In a previous guide we talked about ordinary switches which we use in electronics and household work. DIP switch is not what we normally see among the consumer grade products but it is cheap and very useful tool. Here is an illustrated guide on how to use DIP switch on breadboard for the newbies with explanation of types of DIP switch & easy examples. Before using anything new, we need to know some basics about it. DIP switches are practically jumper blocks but they are quicker to change than jumper and there are no loose parts. For that reason, DIP switches are called toggle switches. Each lever can have two possible positions – on or off. DIP stands for dual-in-line-package – which point towards the origin in through-hole technology component days not the modern SMD component days (there are SMD DIP switches). DIP switches were used on PCs, historically Macintosh allowed the configuration of the circuits by software commands instead of setting the DIP switches. These days plug and play standards made DIP switches become obsolete.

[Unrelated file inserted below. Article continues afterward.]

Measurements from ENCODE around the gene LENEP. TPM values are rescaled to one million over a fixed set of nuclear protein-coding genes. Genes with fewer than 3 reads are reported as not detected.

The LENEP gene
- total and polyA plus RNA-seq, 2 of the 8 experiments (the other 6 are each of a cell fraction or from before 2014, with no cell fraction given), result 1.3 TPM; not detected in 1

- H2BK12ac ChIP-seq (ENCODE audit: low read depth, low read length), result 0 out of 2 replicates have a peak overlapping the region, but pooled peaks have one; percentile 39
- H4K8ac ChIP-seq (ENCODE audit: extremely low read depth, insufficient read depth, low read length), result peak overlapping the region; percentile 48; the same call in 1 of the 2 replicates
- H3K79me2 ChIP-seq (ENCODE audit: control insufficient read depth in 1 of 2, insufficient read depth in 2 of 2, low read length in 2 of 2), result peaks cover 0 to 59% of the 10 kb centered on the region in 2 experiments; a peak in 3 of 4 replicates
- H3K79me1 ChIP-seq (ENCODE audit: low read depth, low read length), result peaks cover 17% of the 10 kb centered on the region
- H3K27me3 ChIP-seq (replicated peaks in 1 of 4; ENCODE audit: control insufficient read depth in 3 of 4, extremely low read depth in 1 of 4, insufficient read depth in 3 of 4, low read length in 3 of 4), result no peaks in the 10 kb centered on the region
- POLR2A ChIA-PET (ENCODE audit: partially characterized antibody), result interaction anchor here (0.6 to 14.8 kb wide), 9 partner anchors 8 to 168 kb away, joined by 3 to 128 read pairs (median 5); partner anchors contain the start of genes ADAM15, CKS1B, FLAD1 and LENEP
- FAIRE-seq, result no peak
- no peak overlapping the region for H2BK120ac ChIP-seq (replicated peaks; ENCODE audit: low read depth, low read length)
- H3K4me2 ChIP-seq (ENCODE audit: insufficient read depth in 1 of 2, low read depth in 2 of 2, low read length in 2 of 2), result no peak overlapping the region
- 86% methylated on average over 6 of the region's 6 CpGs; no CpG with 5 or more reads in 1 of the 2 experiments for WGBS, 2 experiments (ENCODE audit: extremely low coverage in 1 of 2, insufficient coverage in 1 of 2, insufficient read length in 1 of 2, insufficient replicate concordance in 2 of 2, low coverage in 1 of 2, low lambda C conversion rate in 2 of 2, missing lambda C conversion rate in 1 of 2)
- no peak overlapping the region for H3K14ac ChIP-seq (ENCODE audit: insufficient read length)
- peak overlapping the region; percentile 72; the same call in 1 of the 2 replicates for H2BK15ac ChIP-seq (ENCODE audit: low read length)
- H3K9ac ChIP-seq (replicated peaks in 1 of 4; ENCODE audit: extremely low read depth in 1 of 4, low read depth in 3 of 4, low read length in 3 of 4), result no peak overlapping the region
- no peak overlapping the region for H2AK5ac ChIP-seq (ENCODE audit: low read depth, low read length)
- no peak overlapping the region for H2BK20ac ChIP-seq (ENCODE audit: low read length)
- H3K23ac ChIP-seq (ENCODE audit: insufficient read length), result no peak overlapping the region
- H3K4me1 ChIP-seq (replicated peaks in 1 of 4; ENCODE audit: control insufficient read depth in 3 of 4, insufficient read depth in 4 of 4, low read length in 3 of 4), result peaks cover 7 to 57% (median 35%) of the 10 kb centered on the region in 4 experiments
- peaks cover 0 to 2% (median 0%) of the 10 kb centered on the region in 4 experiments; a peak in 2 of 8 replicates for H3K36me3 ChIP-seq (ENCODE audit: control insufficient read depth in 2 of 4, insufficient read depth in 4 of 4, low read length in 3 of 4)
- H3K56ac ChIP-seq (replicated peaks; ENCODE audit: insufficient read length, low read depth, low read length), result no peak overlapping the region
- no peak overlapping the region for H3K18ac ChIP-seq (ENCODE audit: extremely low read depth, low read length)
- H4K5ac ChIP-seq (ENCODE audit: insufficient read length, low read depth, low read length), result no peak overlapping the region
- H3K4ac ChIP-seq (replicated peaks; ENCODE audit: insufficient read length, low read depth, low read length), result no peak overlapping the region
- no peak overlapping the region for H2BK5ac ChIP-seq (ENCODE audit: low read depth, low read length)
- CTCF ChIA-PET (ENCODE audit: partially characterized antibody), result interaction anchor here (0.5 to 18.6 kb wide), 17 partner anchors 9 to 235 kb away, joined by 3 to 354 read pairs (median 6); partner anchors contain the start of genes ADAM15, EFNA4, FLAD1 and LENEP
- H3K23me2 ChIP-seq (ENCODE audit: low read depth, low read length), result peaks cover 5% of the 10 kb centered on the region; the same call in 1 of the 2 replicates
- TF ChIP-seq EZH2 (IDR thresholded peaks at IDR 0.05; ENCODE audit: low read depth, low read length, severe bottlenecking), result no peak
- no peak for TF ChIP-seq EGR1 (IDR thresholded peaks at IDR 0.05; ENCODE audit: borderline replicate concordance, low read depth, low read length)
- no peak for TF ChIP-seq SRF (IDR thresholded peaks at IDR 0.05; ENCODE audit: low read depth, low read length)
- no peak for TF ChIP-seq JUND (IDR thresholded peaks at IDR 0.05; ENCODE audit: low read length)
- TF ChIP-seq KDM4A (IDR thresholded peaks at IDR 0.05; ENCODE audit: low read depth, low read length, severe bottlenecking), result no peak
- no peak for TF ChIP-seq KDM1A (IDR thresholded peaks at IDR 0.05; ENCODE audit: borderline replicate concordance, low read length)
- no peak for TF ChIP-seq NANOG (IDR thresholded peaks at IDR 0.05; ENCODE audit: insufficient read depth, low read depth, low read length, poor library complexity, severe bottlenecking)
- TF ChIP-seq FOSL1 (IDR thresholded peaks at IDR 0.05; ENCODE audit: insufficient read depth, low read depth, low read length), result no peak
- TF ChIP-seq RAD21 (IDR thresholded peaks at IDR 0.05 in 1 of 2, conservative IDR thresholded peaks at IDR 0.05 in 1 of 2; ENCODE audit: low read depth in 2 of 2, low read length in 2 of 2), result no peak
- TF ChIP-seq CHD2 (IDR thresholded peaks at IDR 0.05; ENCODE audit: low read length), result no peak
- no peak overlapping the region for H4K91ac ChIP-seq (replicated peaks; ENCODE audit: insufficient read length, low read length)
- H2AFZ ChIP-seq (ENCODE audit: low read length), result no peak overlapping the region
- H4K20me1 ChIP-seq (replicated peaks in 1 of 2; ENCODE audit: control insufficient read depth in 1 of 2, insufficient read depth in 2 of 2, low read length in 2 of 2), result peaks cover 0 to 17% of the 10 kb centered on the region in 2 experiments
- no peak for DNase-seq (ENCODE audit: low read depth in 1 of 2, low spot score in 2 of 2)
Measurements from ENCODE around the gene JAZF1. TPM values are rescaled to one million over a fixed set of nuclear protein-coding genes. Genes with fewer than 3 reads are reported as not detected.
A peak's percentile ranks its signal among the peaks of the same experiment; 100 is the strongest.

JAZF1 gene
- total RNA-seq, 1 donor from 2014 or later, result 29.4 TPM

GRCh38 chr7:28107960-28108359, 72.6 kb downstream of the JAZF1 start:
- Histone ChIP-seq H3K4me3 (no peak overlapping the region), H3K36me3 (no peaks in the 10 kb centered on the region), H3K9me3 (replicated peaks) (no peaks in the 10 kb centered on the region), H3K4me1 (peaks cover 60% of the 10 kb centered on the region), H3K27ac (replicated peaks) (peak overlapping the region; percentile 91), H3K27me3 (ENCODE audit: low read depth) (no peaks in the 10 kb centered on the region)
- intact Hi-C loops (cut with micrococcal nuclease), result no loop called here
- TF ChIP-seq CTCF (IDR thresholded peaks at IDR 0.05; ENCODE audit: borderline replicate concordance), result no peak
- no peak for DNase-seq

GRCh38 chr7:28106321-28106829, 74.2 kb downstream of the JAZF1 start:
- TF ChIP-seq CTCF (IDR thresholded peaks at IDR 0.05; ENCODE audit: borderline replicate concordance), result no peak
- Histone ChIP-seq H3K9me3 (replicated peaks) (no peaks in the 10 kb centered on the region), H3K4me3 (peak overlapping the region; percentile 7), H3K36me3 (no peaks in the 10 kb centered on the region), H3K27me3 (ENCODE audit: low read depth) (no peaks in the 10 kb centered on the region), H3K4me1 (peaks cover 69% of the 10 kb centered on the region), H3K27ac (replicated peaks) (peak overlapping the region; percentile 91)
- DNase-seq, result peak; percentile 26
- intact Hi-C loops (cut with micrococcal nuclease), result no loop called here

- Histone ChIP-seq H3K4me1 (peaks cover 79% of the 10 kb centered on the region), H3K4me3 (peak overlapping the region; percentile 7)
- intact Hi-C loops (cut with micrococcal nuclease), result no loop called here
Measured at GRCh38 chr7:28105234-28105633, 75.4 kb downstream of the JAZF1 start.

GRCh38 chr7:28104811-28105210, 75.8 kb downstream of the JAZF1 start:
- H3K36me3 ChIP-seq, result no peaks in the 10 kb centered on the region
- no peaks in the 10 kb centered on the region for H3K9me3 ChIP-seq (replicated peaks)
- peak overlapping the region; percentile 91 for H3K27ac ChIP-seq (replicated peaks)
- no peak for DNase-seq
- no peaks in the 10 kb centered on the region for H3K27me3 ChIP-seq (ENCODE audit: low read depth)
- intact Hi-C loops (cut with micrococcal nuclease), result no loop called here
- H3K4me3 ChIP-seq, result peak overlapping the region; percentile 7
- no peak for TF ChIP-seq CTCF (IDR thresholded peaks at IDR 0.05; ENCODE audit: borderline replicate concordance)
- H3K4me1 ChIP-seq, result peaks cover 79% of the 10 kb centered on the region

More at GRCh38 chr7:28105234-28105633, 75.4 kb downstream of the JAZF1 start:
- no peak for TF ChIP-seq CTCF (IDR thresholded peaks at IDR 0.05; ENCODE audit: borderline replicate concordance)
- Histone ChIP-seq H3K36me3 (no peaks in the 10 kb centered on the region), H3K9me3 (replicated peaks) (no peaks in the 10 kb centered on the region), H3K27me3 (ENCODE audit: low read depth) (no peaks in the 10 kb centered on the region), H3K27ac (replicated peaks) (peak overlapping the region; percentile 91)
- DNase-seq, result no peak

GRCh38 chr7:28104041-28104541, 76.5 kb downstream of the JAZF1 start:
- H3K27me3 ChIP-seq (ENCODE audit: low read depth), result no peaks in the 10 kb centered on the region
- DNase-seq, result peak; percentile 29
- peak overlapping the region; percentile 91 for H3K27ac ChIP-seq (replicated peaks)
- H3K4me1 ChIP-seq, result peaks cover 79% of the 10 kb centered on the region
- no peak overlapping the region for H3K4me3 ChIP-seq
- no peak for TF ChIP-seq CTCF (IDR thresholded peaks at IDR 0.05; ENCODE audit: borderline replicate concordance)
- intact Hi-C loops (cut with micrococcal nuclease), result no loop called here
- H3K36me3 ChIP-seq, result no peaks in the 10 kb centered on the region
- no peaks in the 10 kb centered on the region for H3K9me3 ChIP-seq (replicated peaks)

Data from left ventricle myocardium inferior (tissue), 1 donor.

So, DIP switch can be defined as an array of simple two terminal on-off electromechanical SPST switches. SPST means Single Pole Single Throw. DIP switches are used to change the operating mode of a device usually in relation with an IC or microcontroller.
How To Use DIP Switch On Breadboard
There are different types of DIP switches – DPDT DIP switches, SPDT DIP switches, SPST DIP switches, low profile DIP switches miniature DIP switches, DIP switches. But as the real life usage is very less more outside DIY, hobby works; SPST DIP switches is commonly used which actually has two legs for each “switch”. DIP switch on breadboard will sit like push button switch or IC – either the gap in the middle of breadboard or some way so that there is no “short circuit”. Obviously easiest possible use of DIP switch would be to control LED.
The photograph & diagram is from Fritzing and that user tested a guide of Intractables.